Aroldo is Verdi's reworking of his 1850 Stiffelio, largely because he felt that the plot of the earlier work stood in the way of its success. For the largely Catholic audiences in Italy, the idea of a married priest, one who forgives his wife's infidelity, was problematic, so Verdi rewrote the work to set it in the Crusades, and turn the minister Stiffelio into the crusader, Aroldo. For the most part, the only changes in the first acts are trivial -- it is the last act that receives major dramatic and musical reworking.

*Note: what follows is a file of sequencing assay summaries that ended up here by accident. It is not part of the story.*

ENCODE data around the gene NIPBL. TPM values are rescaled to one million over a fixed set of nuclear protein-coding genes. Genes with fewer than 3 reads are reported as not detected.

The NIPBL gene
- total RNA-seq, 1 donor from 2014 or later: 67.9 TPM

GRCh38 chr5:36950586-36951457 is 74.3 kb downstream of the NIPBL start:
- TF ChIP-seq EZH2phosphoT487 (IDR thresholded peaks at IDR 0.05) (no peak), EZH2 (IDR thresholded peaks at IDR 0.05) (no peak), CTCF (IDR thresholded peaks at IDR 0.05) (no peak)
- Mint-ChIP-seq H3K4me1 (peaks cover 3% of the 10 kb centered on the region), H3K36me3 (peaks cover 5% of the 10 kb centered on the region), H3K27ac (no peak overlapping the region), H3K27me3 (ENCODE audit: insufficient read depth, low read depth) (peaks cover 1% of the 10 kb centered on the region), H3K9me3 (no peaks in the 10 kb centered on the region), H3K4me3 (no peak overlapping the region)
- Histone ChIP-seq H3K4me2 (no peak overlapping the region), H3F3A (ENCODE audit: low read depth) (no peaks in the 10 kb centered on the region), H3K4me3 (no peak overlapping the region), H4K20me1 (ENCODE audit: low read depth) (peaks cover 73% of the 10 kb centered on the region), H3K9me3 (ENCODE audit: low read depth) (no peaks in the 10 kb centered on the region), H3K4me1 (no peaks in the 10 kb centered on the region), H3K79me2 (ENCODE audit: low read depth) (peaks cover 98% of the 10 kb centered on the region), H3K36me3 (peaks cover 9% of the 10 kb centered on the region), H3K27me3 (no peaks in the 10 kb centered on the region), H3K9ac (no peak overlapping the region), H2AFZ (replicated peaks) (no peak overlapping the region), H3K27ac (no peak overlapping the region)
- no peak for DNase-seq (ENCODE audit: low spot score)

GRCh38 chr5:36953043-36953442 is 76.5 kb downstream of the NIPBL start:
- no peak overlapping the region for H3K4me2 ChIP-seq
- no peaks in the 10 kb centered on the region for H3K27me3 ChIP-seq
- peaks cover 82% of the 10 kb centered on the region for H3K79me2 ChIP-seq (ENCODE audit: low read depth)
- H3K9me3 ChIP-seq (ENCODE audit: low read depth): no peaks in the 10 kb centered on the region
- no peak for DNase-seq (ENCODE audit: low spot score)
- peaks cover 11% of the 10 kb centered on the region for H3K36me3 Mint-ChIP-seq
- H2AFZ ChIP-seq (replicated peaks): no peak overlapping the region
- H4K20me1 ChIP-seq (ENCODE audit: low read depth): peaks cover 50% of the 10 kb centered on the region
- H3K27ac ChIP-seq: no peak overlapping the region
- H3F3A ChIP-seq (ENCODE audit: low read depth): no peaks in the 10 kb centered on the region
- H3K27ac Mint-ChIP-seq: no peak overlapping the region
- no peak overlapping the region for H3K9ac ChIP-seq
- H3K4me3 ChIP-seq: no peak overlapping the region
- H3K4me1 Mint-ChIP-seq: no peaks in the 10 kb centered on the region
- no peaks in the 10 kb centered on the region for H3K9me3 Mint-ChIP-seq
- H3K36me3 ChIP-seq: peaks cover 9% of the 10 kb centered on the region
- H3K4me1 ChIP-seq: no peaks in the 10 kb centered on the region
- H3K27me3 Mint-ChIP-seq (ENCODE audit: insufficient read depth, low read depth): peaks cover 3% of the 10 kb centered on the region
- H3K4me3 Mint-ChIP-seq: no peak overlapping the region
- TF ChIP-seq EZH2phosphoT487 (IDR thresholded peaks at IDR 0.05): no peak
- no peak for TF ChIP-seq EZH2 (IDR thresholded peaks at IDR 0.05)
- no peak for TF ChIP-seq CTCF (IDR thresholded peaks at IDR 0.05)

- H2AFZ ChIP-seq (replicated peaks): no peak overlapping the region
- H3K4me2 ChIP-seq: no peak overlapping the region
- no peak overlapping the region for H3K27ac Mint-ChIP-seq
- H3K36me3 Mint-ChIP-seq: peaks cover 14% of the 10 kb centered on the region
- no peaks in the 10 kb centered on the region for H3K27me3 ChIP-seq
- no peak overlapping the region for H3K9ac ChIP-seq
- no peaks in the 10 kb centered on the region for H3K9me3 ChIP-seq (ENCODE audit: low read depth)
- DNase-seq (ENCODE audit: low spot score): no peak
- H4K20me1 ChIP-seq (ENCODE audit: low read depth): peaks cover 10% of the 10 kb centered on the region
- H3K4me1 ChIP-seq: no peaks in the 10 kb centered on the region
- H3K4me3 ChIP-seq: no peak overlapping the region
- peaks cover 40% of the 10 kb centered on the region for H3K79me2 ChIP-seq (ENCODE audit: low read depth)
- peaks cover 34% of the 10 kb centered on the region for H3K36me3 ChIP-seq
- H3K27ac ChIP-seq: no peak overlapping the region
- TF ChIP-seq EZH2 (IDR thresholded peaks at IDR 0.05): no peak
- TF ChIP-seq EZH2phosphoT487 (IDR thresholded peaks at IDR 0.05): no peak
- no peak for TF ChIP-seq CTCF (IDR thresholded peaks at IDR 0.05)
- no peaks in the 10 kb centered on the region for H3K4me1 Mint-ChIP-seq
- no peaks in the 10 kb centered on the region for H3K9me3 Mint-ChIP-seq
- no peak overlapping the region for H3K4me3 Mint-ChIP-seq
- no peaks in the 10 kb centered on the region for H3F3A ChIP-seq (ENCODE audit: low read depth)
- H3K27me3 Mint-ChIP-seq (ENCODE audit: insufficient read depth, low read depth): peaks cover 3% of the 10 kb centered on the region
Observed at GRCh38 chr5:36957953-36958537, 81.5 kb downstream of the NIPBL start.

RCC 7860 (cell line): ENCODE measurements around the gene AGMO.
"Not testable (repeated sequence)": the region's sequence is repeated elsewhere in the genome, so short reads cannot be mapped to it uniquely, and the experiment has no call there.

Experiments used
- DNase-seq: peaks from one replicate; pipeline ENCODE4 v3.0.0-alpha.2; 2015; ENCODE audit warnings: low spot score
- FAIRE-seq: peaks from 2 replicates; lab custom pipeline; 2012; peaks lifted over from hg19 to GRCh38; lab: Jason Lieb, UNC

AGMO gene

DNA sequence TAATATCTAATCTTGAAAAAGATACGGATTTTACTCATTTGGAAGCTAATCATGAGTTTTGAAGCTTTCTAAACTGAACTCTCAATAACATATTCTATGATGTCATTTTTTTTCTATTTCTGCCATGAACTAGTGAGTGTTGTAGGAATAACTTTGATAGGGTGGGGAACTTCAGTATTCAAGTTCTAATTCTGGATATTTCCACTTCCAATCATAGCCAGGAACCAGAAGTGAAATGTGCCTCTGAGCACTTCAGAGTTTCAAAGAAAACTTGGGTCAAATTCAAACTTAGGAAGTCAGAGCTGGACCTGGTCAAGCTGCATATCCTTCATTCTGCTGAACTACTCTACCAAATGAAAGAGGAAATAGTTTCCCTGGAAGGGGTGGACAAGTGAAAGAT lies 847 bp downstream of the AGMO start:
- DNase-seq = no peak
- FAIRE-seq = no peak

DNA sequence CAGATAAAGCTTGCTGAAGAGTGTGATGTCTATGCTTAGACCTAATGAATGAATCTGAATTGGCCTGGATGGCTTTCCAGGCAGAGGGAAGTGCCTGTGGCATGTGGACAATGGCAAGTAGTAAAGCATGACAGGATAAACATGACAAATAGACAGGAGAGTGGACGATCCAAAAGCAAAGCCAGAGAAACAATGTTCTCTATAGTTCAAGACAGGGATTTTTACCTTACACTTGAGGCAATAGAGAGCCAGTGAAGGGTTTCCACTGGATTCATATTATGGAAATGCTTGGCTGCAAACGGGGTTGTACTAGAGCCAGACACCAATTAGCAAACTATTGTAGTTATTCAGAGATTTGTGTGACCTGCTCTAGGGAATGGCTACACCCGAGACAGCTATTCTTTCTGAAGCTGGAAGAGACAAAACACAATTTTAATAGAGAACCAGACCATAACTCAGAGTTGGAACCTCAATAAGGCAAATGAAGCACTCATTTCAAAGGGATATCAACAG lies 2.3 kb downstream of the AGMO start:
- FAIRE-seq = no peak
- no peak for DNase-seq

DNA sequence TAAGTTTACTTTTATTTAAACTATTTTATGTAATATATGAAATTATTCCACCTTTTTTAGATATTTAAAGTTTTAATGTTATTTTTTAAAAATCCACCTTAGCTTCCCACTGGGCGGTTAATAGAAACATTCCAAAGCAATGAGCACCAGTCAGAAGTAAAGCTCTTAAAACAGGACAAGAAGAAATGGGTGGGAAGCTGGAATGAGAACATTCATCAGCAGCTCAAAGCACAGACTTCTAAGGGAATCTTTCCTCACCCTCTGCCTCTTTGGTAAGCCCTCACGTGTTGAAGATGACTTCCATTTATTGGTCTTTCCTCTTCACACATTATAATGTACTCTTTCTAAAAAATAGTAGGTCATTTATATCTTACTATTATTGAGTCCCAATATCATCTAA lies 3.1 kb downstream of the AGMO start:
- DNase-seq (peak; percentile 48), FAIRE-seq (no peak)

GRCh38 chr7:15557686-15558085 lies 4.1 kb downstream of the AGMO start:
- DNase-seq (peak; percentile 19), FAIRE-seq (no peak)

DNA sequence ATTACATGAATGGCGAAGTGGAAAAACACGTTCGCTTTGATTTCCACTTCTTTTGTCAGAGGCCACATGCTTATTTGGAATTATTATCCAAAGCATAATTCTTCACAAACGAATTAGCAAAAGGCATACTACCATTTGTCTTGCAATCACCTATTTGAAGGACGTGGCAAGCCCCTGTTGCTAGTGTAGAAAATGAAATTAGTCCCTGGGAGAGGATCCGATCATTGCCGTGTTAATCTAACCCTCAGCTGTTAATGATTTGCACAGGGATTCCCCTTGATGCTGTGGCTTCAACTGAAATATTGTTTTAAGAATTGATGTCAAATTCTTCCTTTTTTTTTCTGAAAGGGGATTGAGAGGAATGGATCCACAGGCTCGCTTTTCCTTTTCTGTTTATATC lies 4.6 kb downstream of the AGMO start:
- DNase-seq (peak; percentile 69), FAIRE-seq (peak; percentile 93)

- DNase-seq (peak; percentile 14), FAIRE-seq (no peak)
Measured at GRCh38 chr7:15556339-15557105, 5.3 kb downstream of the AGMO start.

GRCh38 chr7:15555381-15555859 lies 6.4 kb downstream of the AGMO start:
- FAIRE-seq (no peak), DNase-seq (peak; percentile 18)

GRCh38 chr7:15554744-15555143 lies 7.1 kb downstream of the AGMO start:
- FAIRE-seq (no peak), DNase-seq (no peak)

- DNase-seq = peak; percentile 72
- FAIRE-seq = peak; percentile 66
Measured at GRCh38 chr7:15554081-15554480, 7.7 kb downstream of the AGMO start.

The music is typical middle-period Verdi, fairly conventional but occasionally showing flashes of great imagination or psychological insight. For example, Egberto, Mina's father, has a cabaletta in which his thirst for revenge on his daughter's lover is depicted in quiet and dangerous near-whispers, making the final forte outburst all the more dramatic. Aroldo's hard-won control in the scene in which he asks Mina for a divorce is depicted powerfully, as well, and the last-act music for Mina and Egberto is yet another of Verdi's powerful depictions of a father-daughter relationship.